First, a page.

Can Exercise Fight the Aging Process?

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To the long list of benefits already attributed to exercising regularly, it may now be possible to add that it literally keeps a person younger.

In a study published in January in the journal Archives of Internal Medicine, researchers gave questionnaires to and collected DNA samples from 2,401 white twins. The researchers then analyzed the DNA to determine the length of repeated sequences of nucleic acids called telomeres that are located at the ends of chromosomes and that shorten over time in cells that divide. The length of the telomeres in blood cells are believed to correspond with a person’s biological age.

The researchers found that, overall, study participants who reported being more physically active in their leisure time had longer telomeres in their white blood cells than those who reported less activity. In sets of twins who had different activity levels, the more active twins also had longer telomeres than the less active twins. This association held true after the researchers took into consideration the participants’ age, sex, body-mass index, smoking, socioeconomic status, and physical activity at work. The people who were the most active (reporting more than 3 hours of physical activity per week) had telomeres the same length as inactive people up to 10 years younger.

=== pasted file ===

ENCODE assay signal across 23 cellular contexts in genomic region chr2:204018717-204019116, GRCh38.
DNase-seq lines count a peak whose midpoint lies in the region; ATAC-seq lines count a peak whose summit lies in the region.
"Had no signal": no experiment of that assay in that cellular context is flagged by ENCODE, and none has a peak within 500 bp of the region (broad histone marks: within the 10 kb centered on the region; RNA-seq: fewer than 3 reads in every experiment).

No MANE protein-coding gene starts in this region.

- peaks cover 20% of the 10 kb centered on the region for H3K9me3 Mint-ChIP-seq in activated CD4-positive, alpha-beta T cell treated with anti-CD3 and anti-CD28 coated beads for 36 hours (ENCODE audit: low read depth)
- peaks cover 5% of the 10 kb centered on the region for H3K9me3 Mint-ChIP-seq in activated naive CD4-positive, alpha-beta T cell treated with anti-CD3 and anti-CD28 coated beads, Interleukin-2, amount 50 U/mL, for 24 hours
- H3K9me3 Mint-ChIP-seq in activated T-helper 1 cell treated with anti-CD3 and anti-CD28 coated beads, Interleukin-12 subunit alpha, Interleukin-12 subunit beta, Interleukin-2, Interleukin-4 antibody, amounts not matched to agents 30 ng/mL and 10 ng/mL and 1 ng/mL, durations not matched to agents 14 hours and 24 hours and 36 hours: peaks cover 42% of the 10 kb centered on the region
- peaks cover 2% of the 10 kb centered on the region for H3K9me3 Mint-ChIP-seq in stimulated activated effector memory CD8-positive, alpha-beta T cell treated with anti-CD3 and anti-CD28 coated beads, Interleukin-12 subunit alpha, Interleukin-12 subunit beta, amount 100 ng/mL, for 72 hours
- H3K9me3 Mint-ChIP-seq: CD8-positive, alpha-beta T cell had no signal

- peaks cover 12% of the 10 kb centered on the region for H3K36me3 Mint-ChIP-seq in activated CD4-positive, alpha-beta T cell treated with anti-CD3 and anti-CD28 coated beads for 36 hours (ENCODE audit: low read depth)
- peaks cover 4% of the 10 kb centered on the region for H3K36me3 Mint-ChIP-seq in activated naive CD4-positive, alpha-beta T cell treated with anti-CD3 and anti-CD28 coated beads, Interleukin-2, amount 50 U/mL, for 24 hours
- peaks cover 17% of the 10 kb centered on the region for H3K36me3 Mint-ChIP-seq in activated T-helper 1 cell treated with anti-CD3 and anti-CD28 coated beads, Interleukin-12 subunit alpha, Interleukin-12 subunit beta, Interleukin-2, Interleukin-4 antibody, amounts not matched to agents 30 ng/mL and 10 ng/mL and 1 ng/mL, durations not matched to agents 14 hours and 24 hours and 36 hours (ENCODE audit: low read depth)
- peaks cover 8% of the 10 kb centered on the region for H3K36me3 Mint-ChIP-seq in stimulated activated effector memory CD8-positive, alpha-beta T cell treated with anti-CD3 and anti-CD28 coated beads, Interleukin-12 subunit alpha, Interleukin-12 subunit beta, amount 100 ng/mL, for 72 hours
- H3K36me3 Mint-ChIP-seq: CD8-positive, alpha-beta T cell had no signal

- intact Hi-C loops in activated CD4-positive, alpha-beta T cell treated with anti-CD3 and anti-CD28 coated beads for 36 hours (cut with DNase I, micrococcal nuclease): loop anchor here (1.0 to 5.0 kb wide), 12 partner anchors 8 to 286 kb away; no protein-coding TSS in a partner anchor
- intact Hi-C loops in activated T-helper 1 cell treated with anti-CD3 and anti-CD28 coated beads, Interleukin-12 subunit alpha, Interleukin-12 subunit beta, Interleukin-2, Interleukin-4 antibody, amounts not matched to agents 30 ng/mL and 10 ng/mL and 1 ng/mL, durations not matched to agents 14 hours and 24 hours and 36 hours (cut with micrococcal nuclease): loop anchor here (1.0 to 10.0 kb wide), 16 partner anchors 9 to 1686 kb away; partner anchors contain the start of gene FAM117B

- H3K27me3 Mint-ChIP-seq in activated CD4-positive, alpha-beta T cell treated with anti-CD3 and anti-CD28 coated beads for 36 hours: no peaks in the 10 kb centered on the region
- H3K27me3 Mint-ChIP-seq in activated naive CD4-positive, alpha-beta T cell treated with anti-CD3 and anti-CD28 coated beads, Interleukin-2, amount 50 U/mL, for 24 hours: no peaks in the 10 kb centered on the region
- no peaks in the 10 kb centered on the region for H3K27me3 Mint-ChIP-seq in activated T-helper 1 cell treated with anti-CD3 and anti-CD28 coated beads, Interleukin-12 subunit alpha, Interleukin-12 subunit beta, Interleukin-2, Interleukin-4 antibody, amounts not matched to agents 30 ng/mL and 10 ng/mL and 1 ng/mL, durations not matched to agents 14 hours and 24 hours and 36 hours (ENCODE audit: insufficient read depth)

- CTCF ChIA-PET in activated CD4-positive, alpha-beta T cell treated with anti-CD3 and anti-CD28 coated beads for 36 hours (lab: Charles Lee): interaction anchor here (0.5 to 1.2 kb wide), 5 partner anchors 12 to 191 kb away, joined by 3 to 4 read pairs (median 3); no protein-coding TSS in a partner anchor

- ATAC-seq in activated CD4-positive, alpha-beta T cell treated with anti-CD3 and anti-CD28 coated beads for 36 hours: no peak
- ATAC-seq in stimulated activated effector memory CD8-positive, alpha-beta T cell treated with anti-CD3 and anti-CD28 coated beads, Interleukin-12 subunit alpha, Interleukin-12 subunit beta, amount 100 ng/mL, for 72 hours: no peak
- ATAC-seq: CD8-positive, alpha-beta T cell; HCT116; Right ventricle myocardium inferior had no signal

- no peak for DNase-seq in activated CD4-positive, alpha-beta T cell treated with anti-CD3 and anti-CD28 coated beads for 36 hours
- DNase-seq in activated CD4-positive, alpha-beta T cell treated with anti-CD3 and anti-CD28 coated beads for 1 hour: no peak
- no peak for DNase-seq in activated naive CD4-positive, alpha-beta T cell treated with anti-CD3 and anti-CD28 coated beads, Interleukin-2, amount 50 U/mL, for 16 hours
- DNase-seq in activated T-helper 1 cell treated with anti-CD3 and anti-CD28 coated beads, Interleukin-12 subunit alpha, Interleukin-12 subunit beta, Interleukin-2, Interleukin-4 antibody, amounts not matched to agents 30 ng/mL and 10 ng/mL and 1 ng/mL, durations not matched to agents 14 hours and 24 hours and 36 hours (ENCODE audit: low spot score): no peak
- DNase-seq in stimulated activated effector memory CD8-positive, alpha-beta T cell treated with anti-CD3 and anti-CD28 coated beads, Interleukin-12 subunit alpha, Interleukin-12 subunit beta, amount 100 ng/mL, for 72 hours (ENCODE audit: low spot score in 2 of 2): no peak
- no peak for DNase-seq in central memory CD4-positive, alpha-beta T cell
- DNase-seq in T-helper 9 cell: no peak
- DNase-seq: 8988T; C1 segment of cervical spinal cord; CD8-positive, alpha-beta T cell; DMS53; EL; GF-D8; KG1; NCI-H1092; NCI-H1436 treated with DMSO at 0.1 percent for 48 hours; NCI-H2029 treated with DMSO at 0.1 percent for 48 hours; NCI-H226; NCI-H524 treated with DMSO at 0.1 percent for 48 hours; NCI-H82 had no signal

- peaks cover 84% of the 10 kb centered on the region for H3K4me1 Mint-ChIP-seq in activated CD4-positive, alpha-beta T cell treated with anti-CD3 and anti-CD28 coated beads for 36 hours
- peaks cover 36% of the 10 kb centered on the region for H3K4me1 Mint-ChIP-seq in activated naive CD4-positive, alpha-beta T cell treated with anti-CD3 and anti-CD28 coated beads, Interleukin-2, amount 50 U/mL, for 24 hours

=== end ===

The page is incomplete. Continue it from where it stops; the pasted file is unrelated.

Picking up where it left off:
The researchers suggested that exercise’s potential to reduce oxidative stress and the resulting damage to cells may give it a protective effect against the aging process. They concluded that an inactive lifestyle may accelerate the aging process and, conversely, that regular exercise may have an anti-aging effect.

In another study published in the same issue of Archives of Internal Medicine, a system set up to help doctors discuss nutrition and physical activity goals with their patients helped overweight people with Type 2 diabetes become more active and lose weight. One group of participants received customized nutrition and activity goals from a computer program, and these goals were reviewed with the group members by their doctors at visits. The other group only received printed health education materials.

Over the course of a year, the members of the group whose doctors reviewed goals with them increased their activity more and lost more weight than the group that didn’t have this extra interaction. The study highlighted that increased communication between people and their health-care providers can help people make changes in their lifestyles.

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